How to Turn Off Your iPod

By David Wayne

Updated February 10, 2017

When you're finished using your iPod, you must manually power it off.
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Several iPod models have a minimalistic design with only a few buttons, so the steps to turn off your iPod may not be obvious. The iPod shuffle has a three-way slider that controls power and playback order, while the iPod nano and iPod touch models each have a Sleep button that controls the screen backlight and power. The iPod classic has a multi-function Play button that controls power or playback, depending on how long you press the button. When not in use, iPods automatically switch to a low-power state, and you can save power without ending your session by putting them in sleep mode.

Disconnect your iPod from any external power source, such as a computer or wall outlet. If connected to a power source, the iPod may simply be power cycled instead of turned off.

Finalize unsaved changes in any Web apps you may still have open. The iPod touch automatically saves locally installed apps' states when you pause or close them, but Web apps may contain information not yet uploaded to the server. You can view all currently open apps by holding down the Home button and then sliding the menu to the left or right. Web apps include word processors, image editors and other cloud services that run in a Web browser.

Power off the iPod. For the iPod shuffle, move the three-way slider so that the green power indicator is invisible. For the iPod nano and iPod touch models, hold down the Sleep button for a few seconds. The iPod nano immediately powers off, and the iPod touch displays a confirmation slider that you must drag across the screen. For the iPod classic, hold down the Play button until the device powers off.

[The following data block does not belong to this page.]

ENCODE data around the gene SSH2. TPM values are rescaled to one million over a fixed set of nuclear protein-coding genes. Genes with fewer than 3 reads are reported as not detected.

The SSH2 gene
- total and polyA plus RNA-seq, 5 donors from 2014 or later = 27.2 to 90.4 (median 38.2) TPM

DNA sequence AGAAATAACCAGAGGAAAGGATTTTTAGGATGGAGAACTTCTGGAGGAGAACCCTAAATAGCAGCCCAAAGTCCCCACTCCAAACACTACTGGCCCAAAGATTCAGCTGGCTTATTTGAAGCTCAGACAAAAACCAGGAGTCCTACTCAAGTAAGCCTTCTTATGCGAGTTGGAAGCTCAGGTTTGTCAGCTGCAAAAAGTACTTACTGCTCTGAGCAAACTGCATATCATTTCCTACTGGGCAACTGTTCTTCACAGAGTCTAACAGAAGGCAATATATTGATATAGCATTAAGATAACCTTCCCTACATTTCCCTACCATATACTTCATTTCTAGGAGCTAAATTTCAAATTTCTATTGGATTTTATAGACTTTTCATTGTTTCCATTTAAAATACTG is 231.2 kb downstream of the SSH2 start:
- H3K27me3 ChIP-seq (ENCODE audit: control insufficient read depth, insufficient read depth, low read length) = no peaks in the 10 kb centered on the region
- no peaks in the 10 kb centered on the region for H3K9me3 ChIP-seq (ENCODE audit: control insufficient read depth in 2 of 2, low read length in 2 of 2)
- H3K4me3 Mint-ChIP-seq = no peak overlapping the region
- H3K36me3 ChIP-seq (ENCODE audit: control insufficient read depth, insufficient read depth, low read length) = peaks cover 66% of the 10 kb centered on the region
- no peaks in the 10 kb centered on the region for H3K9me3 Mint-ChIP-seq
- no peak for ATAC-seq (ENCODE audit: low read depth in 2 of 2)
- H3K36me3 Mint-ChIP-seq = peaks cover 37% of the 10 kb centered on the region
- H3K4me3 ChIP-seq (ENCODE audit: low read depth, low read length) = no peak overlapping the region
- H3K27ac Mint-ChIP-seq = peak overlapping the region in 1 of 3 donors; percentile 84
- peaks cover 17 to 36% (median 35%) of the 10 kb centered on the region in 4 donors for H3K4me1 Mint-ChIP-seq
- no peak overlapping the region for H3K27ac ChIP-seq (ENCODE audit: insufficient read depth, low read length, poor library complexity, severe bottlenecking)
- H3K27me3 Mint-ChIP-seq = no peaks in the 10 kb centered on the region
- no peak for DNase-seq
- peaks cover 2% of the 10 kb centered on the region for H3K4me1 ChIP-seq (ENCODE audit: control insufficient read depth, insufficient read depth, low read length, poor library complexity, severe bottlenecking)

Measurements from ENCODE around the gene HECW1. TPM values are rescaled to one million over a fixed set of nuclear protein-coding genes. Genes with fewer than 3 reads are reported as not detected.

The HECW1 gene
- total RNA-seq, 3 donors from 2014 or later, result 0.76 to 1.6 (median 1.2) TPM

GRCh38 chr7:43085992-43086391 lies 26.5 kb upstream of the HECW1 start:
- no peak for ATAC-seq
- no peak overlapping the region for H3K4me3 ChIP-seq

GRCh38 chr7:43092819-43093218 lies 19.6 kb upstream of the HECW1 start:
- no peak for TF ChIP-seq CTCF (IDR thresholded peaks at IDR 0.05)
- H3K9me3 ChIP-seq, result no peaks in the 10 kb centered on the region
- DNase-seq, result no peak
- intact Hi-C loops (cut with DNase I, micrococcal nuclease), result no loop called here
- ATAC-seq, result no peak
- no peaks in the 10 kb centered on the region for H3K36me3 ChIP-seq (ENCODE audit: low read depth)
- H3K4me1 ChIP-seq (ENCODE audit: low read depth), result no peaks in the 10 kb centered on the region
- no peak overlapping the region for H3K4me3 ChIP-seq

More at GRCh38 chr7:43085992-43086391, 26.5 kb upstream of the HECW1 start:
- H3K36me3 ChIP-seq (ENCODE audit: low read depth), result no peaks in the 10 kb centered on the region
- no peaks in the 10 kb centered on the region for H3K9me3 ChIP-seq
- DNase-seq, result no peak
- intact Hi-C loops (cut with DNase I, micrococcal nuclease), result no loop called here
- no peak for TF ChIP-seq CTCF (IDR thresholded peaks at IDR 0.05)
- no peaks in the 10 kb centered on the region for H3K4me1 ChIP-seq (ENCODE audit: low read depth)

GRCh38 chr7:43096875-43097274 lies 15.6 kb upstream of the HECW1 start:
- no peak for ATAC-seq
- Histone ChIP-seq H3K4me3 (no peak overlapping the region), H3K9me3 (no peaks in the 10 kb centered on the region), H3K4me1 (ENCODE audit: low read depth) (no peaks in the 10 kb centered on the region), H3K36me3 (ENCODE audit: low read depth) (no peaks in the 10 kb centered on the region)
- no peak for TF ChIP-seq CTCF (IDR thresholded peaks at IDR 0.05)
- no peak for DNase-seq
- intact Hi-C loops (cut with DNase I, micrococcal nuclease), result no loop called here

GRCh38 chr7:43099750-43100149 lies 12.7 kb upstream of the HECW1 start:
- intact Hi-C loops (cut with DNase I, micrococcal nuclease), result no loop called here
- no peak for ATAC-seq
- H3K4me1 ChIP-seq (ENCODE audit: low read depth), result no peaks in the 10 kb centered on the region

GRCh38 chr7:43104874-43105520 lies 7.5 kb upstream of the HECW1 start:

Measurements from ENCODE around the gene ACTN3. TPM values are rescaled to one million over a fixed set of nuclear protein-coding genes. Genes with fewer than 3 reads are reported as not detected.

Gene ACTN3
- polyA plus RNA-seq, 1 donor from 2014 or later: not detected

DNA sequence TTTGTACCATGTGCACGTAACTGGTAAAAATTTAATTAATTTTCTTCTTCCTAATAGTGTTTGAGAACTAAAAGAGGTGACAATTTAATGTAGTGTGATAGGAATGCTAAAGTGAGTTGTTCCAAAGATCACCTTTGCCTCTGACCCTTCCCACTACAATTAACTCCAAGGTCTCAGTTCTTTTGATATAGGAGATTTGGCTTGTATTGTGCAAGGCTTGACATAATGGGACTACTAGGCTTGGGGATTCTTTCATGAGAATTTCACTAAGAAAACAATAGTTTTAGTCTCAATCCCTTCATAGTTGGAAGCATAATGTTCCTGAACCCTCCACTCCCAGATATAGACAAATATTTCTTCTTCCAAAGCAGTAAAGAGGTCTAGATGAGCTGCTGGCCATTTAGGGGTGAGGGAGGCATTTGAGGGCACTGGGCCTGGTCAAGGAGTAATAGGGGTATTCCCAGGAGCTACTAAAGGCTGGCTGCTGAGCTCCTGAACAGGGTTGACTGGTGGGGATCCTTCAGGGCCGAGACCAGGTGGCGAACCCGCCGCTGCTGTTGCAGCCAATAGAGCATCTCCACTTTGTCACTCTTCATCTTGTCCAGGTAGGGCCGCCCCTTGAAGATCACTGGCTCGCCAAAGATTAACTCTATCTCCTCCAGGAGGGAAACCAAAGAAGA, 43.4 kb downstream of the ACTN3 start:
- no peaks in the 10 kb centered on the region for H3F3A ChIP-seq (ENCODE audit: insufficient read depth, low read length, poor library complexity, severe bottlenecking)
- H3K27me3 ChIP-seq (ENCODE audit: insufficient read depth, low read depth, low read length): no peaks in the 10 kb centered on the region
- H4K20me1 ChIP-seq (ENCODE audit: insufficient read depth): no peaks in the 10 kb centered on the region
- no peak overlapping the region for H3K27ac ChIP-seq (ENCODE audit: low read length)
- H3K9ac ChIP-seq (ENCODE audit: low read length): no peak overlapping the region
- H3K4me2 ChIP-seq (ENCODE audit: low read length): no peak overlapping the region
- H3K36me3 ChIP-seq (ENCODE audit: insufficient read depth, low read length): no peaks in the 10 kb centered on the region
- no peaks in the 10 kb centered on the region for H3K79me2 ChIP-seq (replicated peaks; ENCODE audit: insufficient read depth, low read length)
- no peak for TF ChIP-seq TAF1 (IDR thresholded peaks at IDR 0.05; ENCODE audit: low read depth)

The iPod shuffle uses very little battery power and enters a sleep-like state when not playing music, and the iPod classic automatically conserves power by disabling the screen backlight when not in use. These models don't have Sleep buttons, but the more powerful iPod nano and iPod touch models do. When you use the sleep mode, your iPod uses the minimum battery power needed to keep your settings in memory, so resuming your session takes only one or two seconds.

On the iPod touch, you can enable airplane mode to save power when only weak network signals are available. Open Control Center by swiping up from the bottom of the screen, then tap the Airplane Mode icon. This feature prevents iOS from connecting to networks in the background, so you can't make or receive calls while it's enabled.


Information in this article applies to fourth-generation iPod shuffle, seventh-generation iPod nano, fifth-generation iPod touch and 160GB iPod classic. It may vary slightly or significantly with other products or versions.